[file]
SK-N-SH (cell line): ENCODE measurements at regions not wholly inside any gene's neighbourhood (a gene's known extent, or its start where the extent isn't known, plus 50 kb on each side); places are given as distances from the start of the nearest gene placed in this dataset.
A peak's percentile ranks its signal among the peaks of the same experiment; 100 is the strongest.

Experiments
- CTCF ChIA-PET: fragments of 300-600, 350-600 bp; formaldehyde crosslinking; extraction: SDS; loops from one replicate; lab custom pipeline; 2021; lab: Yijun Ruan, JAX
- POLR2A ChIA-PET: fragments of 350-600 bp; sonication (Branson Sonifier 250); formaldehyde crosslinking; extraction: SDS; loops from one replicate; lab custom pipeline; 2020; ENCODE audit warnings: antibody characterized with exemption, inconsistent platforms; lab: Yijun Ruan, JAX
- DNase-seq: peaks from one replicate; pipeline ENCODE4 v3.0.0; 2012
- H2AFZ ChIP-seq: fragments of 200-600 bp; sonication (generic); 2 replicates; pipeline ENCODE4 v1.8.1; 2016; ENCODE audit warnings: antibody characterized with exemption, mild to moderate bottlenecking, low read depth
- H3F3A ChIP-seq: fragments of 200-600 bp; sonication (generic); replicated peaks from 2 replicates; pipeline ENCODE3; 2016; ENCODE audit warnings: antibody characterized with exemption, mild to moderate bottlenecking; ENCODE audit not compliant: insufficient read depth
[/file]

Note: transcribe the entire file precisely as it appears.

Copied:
SK-N-SH (cell line): ENCODE measurements at regions not wholly inside any gene's neighbourhood (a gene's known extent, or its start where the extent isn't known, plus 50 kb on each side); places are given as distances from the start of the nearest gene placed in this dataset.
A peak's percentile ranks its signal among the peaks of the same experiment; 100 is the strongest.

Experiments
- CTCF ChIA-PET: fragments of 300-600, 350-600 bp; formaldehyde crosslinking; extraction: SDS; loops from one replicate; lab custom pipeline; 2021; lab: Yijun Ruan, JAX
- POLR2A ChIA-PET: fragments of 350-600 bp; sonication (Branson Sonifier 250); formaldehyde crosslinking; extraction: SDS; loops from one replicate; lab custom pipeline; 2020; ENCODE audit warnings: antibody characterized with exemption, inconsistent platforms; lab: Yijun Ruan, JAX
- DNase-seq: peaks from one replicate; pipeline ENCODE4 v3.0.0; 2012
- H2AFZ ChIP-seq: fragments of 200-600 bp; sonication (generic); 2 replicates; pipeline ENCODE4 v1.8.1; 2016; ENCODE audit warnings: antibody characterized with exemption, mild to moderate bottlenecking, low read depth
- H3F3A ChIP-seq: fragments of 200-600 bp; sonication (generic); replicated peaks from 2 replicates; pipeline ENCODE3; 2016; ENCODE audit warnings: antibody characterized with exemption, mild to moderate bottlenecking; ENCODE audit not compliant: insufficient read depth